On September 11th, 2013, Nasdaq listed Ohio slipper manufacturer RG Barry Corporation (Barry) filed a Schedule 13D form with the Securities and Exchange Commission (SEC) indicating that funds managed by Greenwich Connecticut based private equity firm Mill Road Capital Management (Mill Road) had become the beneficial owner of 968, 189 shares of the company, or 8.6% of the approximately 11.2 million shares outstanding.
The filing goes on to state that Mill Road has sent an unsolicited proposal to the company offering to acquire 100% of the shares of Barry at US$20 per share. This is nearly 25% above its recent 30 day average trading price of just over US$16, for a total company valuation of about US$225 million.
The language is dry but the story is not. Mill Road has already tried once before to buy Barry, in 2009 when the shares were down as low as $5.85 at the time, only to be rebuffed. This time around, in their letter to Barry Mill Road state:
“As one of the Company’s largest shareholders for many years we have always been highly impressed with the Company and its management team. We think Greg Tunney has done an outstanding job as CEO and leads a strong and deep bench of talented people.”
That is a clear message that current incumbent Greg Tunney will still have a job if the deal goes through.
What kind of company is Barry anyway ?
Barry is primarily a slipper company, and it was created by Florence Zacks Melton and her then first husband Aaron Zacks in 1946. Florence had patented her own latex-foam shoulder strap cushioned-insert, when she had a “eureka” moment and realized the same foam could be used as a cushion insole for soft slippers for the home. She and Aaron then founded a company to make them in Pickerington Ohio and over 1 billion of her original slippers, and their successors, have been made since. Florence died in 2007 at the modest age of 95.
Florence Zacks Melton
Barry’s products today include its original Dearfoams slippers, Baggallini handbags and Foot Petals premium insoles, and it sells through department stores, warehouse clubs and specialty retailers.
As a small manufacturing company in a field dominated by giants, and with footwear manufacturing moving generally overseas en masse too during this period, Barry has made a living but also gone through difficult times as well.
In 2004 her son Gordon stepped down as CEO in favour of professional management when results had been particularly poor, though he remains Chairman of the Board. In the last four years while recovering from recession the company has also diversified into the handbags and accessory business and its shares have risen sharply, leading to this new bid.
And how has Barry Reacted to the offer ?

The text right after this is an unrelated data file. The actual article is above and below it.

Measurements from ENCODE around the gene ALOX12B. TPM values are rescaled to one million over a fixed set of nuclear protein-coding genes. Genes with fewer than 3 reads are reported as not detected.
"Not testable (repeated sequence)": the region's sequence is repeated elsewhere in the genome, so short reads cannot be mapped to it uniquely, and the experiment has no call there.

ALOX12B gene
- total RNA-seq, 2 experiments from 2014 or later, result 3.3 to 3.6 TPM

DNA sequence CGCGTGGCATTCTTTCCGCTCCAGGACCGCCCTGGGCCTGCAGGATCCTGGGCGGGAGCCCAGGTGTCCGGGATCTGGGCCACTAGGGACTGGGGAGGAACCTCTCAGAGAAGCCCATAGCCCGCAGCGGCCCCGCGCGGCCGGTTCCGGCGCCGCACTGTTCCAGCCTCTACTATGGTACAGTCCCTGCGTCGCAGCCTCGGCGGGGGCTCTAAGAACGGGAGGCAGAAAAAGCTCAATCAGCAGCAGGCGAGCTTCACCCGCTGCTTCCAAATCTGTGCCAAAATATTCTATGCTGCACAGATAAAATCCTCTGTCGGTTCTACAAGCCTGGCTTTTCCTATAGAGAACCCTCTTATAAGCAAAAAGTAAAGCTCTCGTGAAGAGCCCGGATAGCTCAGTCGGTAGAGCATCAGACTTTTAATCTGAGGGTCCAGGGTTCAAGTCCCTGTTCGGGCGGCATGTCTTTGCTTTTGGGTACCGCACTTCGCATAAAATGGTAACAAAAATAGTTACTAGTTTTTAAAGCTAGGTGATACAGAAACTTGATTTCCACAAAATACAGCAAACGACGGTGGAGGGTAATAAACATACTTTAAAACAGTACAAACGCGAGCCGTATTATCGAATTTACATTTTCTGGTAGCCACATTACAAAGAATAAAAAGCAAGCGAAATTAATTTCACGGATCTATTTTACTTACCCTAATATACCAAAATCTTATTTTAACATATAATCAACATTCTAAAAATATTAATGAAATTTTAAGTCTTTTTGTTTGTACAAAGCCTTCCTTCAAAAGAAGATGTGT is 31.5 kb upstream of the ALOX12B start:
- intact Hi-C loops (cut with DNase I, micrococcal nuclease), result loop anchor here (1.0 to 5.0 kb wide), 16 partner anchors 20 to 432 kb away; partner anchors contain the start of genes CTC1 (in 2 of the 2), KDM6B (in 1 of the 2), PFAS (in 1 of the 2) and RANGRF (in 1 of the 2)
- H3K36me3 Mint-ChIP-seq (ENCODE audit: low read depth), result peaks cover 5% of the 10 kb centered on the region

In response to receiving it Barry issued a fairly standard reply as follows:
“The Board of Directors of R. G. Barry intends to evaluate the proposal in a timely manner, but has not determined a definitive time frame for its evaluation. The Company will not comment upon or provide further updates regarding the acquisition proposal until circumstances warrant.”
That is about the minimum they could say, and wisely they don’t say much more except to take a mild swipe at Mill Road as follows:
“No information was provided by Mill Road Management concerning the source of financing for such proposed acquisition.”
Fair enough, once a company is in play spreading doubt on a bidder’s ability to close the deal is all part of the game.
However given the improving economic conditions, the fact they have survived the recession intact, have solid management in place now and the shares are doing well could lead to either of two conclusions – continue to stay independent and grow the business, or take the money while it is still on the table as the world can change in the blink of an eye. It is nice Barry now at least has the power to choose which destiny is best for them, rather than being forced into it.
And who is Mill Road Capital ?
The firm was founded in 2004 by Thomas Lynch and a group of his former colleagues at the Blackstone Group where he earlier worked as a managing Director before moving to become a founding Senior Managing Director at Lazard Capital Partners. According to its web site Mill Road focuses on investments in high quality, publicly traded micro-cap companies and currently have retail, manufacturing and consumer products companies in their portfolio.
To their credit Mill Road pay some attention to their own local history in their choice of name, which they describ:e in their web site as follows
“The Greenwich area is rich in U.S industrial history. The water mills located along the Byram River in Greenwich housed the second electric generator produced by Thomas Edison and the first electric lights in the area. The sight of night-shift workers in the lit building was so novel that the mill became a tourist attraction.”
“In 1899, the mills were bought by the American Felt Company, and Greenwich became the largest and most diversified manufacturer of felt in the country. The American Felt Company achieved a dominant share of felt for hats and pianos, and their mills literally provided the power to make it happen.”
The Board of Directors of Barry may well feel they are already reinventing American manufacturing, and don’t need help from Thomas Lynch. If they defend their position the outcome will depend on having enough shares already placed in friendly hands who believe in them and in their strategy for success moving forward. Still, US$225 million in cash is a lot of money…